Court extends remand of US-Israeli tax fraud suspect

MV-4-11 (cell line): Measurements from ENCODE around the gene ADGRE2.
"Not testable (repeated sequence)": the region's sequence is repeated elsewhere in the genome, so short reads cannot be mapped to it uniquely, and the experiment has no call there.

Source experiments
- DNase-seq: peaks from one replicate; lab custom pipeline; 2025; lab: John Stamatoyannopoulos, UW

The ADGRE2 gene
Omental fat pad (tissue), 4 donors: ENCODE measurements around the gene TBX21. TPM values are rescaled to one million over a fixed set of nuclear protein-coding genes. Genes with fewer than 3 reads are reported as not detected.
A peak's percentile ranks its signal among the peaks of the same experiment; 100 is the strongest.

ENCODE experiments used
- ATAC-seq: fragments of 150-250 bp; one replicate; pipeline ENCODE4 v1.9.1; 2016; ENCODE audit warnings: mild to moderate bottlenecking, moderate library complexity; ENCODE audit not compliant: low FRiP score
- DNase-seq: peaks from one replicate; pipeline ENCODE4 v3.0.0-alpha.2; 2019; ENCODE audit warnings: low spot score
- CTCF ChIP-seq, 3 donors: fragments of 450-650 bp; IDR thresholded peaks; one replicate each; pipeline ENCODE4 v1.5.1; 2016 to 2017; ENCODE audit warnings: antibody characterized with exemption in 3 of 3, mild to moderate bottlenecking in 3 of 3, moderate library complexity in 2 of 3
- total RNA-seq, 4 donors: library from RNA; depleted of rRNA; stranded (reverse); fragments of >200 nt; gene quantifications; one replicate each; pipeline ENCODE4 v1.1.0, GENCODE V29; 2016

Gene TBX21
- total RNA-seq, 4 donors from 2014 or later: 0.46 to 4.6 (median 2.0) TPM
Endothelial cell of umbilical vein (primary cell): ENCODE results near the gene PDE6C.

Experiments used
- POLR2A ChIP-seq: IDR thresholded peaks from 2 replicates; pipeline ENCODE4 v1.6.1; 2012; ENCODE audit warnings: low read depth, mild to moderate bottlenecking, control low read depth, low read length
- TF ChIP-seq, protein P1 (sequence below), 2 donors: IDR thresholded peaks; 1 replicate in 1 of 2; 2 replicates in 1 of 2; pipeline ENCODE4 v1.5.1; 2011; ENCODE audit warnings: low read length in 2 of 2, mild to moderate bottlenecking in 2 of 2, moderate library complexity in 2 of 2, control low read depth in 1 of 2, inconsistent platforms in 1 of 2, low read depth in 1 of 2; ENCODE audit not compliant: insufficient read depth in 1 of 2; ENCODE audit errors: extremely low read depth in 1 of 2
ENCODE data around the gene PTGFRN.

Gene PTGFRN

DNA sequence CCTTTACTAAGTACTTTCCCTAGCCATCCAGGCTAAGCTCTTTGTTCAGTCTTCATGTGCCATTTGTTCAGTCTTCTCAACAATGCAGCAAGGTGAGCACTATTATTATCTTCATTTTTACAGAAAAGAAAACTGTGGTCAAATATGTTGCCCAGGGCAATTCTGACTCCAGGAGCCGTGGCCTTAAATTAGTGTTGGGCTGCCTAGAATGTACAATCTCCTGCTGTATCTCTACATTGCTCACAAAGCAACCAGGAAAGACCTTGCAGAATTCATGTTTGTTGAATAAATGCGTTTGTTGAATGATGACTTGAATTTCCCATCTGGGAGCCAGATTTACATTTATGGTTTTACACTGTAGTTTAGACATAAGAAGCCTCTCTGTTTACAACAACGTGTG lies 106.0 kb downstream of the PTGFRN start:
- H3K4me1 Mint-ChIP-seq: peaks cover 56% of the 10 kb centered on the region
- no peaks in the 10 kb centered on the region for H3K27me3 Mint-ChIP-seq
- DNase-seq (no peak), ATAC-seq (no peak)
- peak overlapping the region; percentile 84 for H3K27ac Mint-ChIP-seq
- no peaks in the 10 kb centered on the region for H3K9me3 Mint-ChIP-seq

A Tel Aviv Magistrate's Court extended the remand of Marvin Berkowitz, the police's chief suspect in an alleged $12 million tax fraud scheme, by nine days on Monday. Berkowitz is accused of acquiring the money by impersonating US federal prisoners in phony tax return requests sent to American financial authorities, and then laundering the funds via a series of property deals in Israel. The National Fraud Unit's undercover investigation into the alleged scheme surfaced on August 3, when Berkowitz was arrested together with several men suspected of aiding his money-laundering efforts. During Monday's court session, the police representative, Supt. Ohad Ganis, said Berkowitz had admitted to filling out "thousands" of false tax return requests and sending them to the US since arriving in Israel in 2003. "Regarding the checks you claim were cashed, do you have proof they were cashed in Israel?" asked Berkowitz's attorney, Baruch Ben-Yosef. "Yes, we have thousands of pieces of evidence," Ganis replied. Ganis added that the National Fraud Unit had made considerable progress in its investigation since last week's wave of arrests. "I feel from the testimony we heard today [from Ganis] that the police are approaching the end of the investigation," Ben-Yosef said during his summary before Judge Daniela Sharizli. "Therefore, I believe a small number of days in custody will suffice." Sharizli said at the end of the session that "after examining all of the evidence gathered so far, I believe a reasonable suspicion exists against this suspect." The judge rejected the police's request to keep Berkowitz in custody for another 15 days, ruling that he be kept behind bars for a further nine days.